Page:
The media's Obama amnesia
The press is in a snit (still) over Donald Trump's press conference. Trump took exception to, and had a verbal altercation with, CNN reporter Jim Acosta. Trump called CNN "fake news." Acosta took offense, and loudly demanded an opportunity to reply. Trump shut him down.
Like clockwork, the press went bonkers, saying the exchange amounted to the end of a free press, and possibly the First Amendment.
It's important to note that when the Obama administration attempted to freeze Fox News out of a round of interviews with an administration official, a number of reporters from Fox's competitors—including then-ABC correspondent (now with CNN) Jake Tapper—came to the defense of what Tapper called "one of our sister organizations" and refused to go along with the administration's decision to exclude Fox from access.
However, of far greater concern than whether or not a president-elect calls on a specific reporter in a press conference is whether or not as president he would authorize spying on reporters as part of a crackdown on leaks, which Obama did and which the American Civil Liberties Union (ACLU) called an "unacceptable abuse of power."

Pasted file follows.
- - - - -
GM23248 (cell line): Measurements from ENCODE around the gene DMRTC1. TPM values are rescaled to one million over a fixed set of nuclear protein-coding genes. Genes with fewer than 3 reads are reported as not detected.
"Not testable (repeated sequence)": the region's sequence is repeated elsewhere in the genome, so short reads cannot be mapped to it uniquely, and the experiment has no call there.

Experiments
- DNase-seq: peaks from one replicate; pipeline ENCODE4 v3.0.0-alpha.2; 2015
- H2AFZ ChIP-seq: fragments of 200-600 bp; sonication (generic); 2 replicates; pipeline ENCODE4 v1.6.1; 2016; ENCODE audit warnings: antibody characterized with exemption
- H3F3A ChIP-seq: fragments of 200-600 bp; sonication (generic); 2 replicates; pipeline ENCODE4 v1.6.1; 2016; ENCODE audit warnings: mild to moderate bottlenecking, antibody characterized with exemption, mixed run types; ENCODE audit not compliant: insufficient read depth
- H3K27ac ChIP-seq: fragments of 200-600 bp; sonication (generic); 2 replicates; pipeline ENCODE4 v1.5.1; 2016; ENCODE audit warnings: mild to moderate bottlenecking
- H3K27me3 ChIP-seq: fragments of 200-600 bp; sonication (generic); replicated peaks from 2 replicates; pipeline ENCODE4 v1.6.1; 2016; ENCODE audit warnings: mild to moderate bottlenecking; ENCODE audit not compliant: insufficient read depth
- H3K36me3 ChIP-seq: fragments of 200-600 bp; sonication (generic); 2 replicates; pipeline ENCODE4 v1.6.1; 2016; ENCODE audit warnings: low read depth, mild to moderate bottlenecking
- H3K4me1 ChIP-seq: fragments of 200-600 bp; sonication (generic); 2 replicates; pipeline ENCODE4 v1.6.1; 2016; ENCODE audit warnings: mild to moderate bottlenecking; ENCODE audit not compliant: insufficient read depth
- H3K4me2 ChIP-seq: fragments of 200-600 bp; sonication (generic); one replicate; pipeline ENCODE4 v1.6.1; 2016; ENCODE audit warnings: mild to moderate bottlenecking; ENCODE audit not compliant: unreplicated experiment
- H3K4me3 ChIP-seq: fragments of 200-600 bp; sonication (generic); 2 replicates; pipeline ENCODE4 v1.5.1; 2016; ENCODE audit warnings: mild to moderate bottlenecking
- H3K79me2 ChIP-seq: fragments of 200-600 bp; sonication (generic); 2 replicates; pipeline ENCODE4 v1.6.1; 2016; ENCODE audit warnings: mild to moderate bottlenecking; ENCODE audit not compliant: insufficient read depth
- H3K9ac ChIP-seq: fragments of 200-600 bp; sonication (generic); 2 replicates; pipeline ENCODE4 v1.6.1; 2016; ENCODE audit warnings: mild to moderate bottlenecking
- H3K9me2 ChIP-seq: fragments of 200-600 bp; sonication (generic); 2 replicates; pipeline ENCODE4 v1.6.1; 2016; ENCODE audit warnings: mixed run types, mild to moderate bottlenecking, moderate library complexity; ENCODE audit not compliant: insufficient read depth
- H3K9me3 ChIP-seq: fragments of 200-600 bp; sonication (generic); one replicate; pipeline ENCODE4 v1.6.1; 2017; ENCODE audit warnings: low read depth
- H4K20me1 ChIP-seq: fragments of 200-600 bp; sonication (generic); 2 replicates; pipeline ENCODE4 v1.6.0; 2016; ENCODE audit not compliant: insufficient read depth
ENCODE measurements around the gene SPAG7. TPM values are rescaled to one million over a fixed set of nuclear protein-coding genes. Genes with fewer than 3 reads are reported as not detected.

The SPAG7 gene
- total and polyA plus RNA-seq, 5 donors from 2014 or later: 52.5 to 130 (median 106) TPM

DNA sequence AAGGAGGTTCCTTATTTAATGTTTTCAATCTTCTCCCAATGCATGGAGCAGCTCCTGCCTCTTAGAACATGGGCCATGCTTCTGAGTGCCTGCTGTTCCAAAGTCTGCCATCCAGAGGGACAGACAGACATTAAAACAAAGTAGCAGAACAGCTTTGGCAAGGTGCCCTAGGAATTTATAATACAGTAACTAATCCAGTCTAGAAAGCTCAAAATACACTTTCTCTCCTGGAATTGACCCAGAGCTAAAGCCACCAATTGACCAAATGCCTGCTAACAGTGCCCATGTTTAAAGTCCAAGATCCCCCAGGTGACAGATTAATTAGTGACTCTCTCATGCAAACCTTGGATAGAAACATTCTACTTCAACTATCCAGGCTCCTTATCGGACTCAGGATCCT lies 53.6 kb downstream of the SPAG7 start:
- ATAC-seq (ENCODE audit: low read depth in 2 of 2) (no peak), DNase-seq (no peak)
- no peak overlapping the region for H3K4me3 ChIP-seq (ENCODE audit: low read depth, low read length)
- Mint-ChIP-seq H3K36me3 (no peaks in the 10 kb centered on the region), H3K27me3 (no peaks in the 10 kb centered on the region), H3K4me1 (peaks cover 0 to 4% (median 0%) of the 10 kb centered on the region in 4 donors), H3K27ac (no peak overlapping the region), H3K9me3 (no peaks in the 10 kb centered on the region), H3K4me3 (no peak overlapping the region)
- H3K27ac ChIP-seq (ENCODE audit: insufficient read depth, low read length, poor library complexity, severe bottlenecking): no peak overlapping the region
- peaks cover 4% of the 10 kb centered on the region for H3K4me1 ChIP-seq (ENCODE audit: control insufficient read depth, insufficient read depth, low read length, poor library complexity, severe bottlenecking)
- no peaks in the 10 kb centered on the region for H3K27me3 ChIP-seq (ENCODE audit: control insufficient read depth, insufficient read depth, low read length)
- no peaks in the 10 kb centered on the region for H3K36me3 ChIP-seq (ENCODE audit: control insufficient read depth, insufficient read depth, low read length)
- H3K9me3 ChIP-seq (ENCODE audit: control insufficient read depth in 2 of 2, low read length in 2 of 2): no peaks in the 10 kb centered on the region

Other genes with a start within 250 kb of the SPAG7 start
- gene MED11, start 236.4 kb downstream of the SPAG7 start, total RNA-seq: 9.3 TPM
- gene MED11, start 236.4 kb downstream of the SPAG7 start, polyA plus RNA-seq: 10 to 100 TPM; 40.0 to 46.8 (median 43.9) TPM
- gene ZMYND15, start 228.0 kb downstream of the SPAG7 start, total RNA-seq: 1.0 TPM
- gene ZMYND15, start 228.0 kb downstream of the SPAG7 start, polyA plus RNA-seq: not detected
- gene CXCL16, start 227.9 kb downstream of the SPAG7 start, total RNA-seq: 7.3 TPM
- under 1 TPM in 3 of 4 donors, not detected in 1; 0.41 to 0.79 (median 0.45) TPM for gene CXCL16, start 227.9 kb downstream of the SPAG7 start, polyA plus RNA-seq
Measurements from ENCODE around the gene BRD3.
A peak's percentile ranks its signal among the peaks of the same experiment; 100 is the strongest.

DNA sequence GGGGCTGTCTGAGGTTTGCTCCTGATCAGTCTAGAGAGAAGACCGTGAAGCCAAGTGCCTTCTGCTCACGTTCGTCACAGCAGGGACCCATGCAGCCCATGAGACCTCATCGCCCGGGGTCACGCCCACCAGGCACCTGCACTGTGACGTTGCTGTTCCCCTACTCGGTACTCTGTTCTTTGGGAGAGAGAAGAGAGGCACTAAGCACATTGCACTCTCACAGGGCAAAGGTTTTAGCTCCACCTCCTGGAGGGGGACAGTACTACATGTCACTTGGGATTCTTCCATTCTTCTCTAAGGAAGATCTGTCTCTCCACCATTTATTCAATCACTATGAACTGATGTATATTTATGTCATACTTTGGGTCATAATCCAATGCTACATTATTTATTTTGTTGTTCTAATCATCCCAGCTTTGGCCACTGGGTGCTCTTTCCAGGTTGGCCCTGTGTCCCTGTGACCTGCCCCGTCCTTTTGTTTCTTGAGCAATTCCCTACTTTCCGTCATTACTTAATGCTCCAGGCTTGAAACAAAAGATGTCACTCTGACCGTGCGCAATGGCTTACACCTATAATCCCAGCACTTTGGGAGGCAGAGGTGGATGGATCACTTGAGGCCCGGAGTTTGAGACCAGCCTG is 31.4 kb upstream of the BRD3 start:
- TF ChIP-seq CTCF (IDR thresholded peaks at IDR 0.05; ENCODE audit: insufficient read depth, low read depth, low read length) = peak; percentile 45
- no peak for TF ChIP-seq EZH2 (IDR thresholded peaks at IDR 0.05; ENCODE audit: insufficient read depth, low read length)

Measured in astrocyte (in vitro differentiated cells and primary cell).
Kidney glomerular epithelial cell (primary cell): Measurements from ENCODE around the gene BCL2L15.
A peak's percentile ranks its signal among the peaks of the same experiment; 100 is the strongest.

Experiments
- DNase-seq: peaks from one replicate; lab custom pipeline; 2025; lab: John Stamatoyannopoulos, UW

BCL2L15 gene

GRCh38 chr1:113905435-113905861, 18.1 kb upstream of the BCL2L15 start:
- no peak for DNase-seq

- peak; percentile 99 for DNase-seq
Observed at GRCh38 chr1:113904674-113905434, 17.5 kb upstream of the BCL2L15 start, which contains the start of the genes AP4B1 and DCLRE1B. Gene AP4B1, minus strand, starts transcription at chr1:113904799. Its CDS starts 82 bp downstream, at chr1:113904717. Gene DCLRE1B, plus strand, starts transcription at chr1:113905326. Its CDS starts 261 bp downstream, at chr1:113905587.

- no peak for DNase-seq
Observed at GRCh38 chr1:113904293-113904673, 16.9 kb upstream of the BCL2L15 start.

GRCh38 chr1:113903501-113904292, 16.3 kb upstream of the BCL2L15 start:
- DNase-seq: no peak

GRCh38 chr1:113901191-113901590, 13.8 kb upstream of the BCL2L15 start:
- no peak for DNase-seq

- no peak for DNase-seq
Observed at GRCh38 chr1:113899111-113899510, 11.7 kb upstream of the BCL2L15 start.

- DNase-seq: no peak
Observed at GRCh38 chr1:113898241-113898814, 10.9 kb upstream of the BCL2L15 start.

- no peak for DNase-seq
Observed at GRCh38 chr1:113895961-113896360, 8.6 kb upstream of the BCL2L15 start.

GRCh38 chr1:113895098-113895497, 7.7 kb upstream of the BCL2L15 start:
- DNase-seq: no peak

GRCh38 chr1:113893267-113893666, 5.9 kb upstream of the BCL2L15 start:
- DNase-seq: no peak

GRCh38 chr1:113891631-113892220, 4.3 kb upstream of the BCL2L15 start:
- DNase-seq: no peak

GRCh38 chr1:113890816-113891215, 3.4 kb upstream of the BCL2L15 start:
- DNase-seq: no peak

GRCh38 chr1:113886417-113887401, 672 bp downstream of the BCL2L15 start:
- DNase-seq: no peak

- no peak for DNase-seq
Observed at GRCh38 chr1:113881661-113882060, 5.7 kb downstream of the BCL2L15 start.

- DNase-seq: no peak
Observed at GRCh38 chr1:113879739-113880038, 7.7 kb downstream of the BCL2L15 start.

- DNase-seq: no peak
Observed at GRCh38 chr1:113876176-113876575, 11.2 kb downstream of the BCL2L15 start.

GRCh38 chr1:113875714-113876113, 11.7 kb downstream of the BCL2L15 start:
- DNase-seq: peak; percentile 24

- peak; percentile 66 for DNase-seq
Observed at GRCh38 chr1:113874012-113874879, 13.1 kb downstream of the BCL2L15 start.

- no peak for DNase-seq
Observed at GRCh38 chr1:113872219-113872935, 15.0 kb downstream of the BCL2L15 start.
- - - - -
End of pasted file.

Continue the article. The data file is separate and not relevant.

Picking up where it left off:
Under Obama, the Justice Department and the F.B.I. have spied on reporters by monitoring their phone records, labeled one journalist an unindicted co-conspirator in a criminal case for simply doing reporting and issued subpoenas to other reporters to try to force them to reveal their sources and testify in criminal cases.
Risen has also said about Obama's first attorney general, "Eric Holder has sent a message to dictators around the world that it is okay to crack down on the press and jail journalists," adding, "This is Eric Holder's true legacy on press freedom: 'There is no First Amendment 'reporter's privilege.'"
No less an authority on the First Amendment and press freedom than James C. Goodale—who represented the Times in the Pentagon Papers case—wrote in 2013 that the Obama administration effectively dismissed the First Amendmentwhen it came to reporters covering national security issues. Goodale wrote, "President Obama will surely pass President Richard Nixon as the worst president ever on issues of national security and press freedom."
It's not a surprise, though it remains disturbing, that so many in the media have so quickly forgotten just how roughly they were treated at Mr. Obama's hands. Then again, he was a favorite of many of the organizations that gather and report the news, so his offenses go down the memory hole.